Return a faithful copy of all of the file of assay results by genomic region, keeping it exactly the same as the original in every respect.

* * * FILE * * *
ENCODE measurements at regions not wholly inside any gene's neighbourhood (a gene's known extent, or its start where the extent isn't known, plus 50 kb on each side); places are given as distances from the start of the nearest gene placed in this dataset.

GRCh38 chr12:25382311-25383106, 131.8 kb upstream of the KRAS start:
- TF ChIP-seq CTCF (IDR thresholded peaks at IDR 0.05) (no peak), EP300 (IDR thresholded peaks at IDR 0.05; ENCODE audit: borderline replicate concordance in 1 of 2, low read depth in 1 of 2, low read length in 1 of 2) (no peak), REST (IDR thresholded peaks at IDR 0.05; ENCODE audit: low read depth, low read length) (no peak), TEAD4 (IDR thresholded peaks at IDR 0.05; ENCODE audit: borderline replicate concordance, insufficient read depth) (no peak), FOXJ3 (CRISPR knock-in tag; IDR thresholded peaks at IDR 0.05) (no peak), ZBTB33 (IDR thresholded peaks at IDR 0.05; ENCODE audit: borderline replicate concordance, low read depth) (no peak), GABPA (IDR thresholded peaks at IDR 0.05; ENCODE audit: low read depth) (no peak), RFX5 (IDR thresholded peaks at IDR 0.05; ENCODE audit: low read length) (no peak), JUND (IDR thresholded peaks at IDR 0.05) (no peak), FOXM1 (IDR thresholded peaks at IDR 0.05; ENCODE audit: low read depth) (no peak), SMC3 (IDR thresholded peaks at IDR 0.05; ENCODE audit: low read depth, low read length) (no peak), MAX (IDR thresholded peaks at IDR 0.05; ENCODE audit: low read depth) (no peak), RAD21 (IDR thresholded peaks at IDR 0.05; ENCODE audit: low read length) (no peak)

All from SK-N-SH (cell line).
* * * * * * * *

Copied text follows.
ENCODE measurements at regions not wholly inside any gene's neighbourhood (a gene's known extent, or its start where the extent isn't known, plus 50 kb on each side); places are given as distances from the start of the nearest gene placed in this dataset.

GRCh38 chr12:25382311-25383106, 131.8 kb upstream of the KRAS start:
- TF ChIP-seq CTCF (IDR thresholded peaks at IDR 0.05) (no peak), EP300 (IDR thresholded peaks at IDR 0.05; ENCODE audit: borderline replicate concordance in 1 of 2, low read depth in 1 of 2, low read length in 1 of 2) (no peak), REST (IDR thresholded peaks at IDR 0.05; ENCODE audit: low read depth, low read length) (no peak), TEAD4 (IDR thresholded peaks at IDR 0.05; ENCODE audit: borderline replicate concordance, insufficient read depth) (no peak), FOXJ3 (CRISPR knock-in tag; IDR thresholded peaks at IDR 0.05) (no peak), ZBTB33 (IDR thresholded peaks at IDR 0.05; ENCODE audit: borderline replicate concordance, low read depth) (no peak), GABPA (IDR thresholded peaks at IDR 0.05; ENCODE audit: low read depth) (no peak), RFX5 (IDR thresholded peaks at IDR 0.05; ENCODE audit: low read length) (no peak), JUND (IDR thresholded peaks at IDR 0.05) (no peak), FOXM1 (IDR thresholded peaks at IDR 0.05; ENCODE audit: low read depth) (no peak), SMC3 (IDR thresholded peaks at IDR 0.05; ENCODE audit: low read depth, low read length) (no peak), MAX (IDR thresholded peaks at IDR 0.05; ENCODE audit: low read depth) (no peak), RAD21 (IDR thresholded peaks at IDR 0.05; ENCODE audit: low read length) (no peak)

All from SK-N-SH (cell line).